Corcoran agent Mark Martov operates with a two-pronged approach when it comes to closing real estate deals.
A former hedge fund executive, Martov relies on more than people skills. He also possesses a unique grasp of the real estate industry because of years he spent analyzing every transaction down to its smallest components.
“Working for a hedge fund, it’s basically everything is an Excel spreadsheet, everything is about dollars and cents and maximizing profits. So I know the ins and outs of every real estate transaction,” he said.
“On the back end, I know what the cost of brick is, how much every single house would cost to build and especially how to acquire it at the right price. So having that knowledge, I’ve included that into my real estate brokerage career.”
Martov, who started his real estate career with Corcoran in 2004, left the industry for about eight years. He worked for Spartan Commodity Fund, a hedge fund that specializes in commodities and real estate.
Early on, he began to divide his time between open houses and the trading floor. While many people leave real estate after being disillusioned by the industry, Martov said that he never lost interest in the profession. He said he was simply given an offer that was too good to refuse.
“I had a shift at the trading floor and basically, a year into it they offered me a full-time job. When they told me how much money they were going to pay me, I was just like, “Wow! You guys are going to pay me that much money?” he said.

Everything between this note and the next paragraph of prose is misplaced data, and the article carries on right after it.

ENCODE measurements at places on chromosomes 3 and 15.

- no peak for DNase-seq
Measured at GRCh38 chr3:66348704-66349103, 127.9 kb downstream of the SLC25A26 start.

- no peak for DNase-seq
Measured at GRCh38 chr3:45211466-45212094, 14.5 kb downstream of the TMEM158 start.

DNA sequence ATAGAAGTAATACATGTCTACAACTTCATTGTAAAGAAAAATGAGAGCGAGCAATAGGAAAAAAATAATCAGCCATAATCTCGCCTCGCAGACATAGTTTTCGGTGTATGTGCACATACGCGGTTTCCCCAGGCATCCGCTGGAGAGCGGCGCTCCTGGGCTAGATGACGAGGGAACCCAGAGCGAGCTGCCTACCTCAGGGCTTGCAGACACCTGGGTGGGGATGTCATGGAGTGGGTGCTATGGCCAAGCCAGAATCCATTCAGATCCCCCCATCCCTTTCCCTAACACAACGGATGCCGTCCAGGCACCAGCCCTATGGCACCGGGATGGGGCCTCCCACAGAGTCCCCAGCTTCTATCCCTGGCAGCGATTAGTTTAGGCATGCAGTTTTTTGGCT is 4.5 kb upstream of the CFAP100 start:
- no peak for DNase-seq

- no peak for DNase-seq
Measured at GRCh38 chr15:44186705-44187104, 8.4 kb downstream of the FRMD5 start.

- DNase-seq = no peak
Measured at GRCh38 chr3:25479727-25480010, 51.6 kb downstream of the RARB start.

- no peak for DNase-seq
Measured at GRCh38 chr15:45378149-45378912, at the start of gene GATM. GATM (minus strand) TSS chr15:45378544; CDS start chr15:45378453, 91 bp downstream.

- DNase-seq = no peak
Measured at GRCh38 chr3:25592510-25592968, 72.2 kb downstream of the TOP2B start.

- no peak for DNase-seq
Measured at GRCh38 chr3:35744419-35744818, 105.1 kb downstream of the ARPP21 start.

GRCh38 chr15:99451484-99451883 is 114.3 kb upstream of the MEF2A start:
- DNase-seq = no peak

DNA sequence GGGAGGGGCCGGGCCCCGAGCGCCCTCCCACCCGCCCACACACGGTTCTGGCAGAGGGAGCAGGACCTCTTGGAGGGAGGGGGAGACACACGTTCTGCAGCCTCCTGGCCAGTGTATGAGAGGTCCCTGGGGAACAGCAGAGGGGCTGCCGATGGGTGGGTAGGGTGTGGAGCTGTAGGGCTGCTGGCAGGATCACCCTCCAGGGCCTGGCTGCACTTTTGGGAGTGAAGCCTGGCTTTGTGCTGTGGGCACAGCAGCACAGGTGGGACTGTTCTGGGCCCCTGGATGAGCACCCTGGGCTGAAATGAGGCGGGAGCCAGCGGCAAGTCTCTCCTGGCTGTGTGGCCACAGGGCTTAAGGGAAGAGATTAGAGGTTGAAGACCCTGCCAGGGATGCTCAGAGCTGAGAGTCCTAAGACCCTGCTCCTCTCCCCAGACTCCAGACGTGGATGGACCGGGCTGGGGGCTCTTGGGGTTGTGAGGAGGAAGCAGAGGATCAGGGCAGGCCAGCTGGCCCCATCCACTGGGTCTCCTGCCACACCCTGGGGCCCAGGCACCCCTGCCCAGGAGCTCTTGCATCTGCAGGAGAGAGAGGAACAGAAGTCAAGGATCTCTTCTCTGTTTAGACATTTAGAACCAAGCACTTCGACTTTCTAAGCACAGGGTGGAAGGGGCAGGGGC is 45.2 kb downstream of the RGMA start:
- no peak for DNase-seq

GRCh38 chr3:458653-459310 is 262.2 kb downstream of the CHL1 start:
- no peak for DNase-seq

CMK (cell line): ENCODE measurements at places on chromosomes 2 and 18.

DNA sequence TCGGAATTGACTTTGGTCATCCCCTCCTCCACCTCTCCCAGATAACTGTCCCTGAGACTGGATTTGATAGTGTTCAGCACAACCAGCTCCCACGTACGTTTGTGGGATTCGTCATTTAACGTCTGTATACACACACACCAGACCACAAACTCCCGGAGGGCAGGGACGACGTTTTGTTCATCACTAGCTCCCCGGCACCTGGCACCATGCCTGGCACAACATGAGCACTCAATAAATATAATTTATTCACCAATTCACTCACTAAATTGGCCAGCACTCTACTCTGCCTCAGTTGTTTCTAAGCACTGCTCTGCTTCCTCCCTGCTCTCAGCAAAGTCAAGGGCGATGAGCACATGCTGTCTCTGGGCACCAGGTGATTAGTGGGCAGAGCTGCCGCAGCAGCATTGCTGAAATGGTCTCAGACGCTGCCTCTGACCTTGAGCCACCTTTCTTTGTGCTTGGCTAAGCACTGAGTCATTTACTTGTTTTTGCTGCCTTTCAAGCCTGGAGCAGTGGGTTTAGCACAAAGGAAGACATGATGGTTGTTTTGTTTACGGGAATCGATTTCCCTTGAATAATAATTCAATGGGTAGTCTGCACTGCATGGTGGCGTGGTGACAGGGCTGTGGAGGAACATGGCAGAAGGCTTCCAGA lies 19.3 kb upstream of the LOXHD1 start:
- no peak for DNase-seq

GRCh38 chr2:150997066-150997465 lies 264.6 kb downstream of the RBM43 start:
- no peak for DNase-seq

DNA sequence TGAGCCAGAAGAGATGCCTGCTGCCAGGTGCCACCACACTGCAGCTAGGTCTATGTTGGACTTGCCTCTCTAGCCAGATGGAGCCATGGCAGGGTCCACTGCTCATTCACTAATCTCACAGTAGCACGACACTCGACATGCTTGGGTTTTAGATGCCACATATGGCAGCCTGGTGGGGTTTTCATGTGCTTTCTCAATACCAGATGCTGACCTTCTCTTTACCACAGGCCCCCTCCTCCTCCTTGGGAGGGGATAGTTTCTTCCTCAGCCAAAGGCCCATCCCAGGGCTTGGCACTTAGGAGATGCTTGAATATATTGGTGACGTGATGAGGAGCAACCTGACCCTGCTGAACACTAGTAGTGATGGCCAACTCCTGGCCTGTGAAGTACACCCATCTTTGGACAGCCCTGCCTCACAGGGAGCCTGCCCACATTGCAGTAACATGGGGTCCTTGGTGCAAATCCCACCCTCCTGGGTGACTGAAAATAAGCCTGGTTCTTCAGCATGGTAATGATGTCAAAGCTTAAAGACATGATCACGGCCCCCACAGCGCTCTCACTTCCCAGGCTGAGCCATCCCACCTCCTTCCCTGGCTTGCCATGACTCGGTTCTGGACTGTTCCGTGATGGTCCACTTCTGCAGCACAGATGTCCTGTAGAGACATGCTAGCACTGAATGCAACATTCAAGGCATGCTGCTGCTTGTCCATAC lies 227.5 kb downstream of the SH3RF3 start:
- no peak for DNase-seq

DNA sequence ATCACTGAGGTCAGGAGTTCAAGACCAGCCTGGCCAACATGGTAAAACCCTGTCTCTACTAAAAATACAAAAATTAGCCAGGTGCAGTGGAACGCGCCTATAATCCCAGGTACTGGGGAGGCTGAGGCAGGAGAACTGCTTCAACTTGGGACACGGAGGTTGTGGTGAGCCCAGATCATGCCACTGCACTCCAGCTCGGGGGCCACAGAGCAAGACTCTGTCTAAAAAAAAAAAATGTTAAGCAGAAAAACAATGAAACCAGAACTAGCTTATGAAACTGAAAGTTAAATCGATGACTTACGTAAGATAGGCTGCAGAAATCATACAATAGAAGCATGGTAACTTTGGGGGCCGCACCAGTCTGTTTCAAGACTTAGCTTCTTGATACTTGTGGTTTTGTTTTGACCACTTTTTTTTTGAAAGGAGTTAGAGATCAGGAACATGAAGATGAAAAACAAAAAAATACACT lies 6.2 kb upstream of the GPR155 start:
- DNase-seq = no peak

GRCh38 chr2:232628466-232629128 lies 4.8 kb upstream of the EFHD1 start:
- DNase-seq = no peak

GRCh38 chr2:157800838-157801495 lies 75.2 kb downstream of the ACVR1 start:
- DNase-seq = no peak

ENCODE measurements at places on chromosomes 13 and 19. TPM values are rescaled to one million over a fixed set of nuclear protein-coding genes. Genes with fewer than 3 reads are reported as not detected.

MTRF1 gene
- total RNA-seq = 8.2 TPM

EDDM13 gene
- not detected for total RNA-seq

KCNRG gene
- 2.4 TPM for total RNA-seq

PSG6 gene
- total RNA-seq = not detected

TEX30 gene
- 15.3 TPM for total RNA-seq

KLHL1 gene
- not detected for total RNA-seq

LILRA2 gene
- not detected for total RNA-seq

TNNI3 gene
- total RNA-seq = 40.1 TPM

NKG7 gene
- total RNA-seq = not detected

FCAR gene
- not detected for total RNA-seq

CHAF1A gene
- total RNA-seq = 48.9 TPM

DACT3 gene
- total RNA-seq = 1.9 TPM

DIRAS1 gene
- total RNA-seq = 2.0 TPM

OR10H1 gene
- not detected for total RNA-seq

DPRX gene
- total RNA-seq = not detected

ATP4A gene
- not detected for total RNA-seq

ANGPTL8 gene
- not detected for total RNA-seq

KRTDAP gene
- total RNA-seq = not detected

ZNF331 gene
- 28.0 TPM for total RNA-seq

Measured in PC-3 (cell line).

It’s only two years since he returned to real estate and Corcoran full-time. However, he’s already seen many changes.
“How competitive it is,” he replied when asked what surprised him about the industry upon his return. “One of the developers that I worked with, and I’ve done a lot of sales for him, he called me to sell a house on Sunset Park, at 235 51st Street. Basically, I walked into his office suspecting that he had a listing. I walked into his office; there are three other Realtors from big companies sitting there. One’s from Elliman, another person from Compass and then there was somebody from Ryan Serhant’s team from Million Dollar Listing. Basically, at the same time, he just goes like: ‘Alright, everybody tell me why I should give you the listing and what are you going to do differently?ʼ”
Martov got the account and when it came time to sign contracts, with an agreed upon price of $1.745 million, he claimed the price per square foot record in the neighborhood.
The Brooklyn native has replicated the feat in other parts of his hometown. He attributed such achievements to a sort of over—arching personal philosophy.
“Trust is not easily earned, but it is easily broken,” he said. “Everything that I do, honesty and trust is my first priority. Instead of telling somebody something unrealistic… I mean, everybody today that you speak to that has a studio apartment, they think it’s worth a million bucks. Some people tell people what they want to hear. I tell people the truth.”
While some may see honesty as a liability in such a cut-throat industry, Martov said his truthfulness has not yet resulted in any harmful side effects.
“I had two clients who were unrealistic with their expectations. They had a number set in their mind and then spun their wheels with another broker who told them what they wanted to hear. But they ended up calling me back in three or four months saying ‘Mark, you were right. We should have listened to you in the beginning.’”
Looking back at the past decade or so, Martov is pleased to have escaped a Microsoft Office-based plane of existence.
“I like what I do. It’s much better than being at a hedge fund where you’re either at a trading floor or in your office looking at Excel spreadsheets. I literally wake up every single morning with a smile on my face,” he said.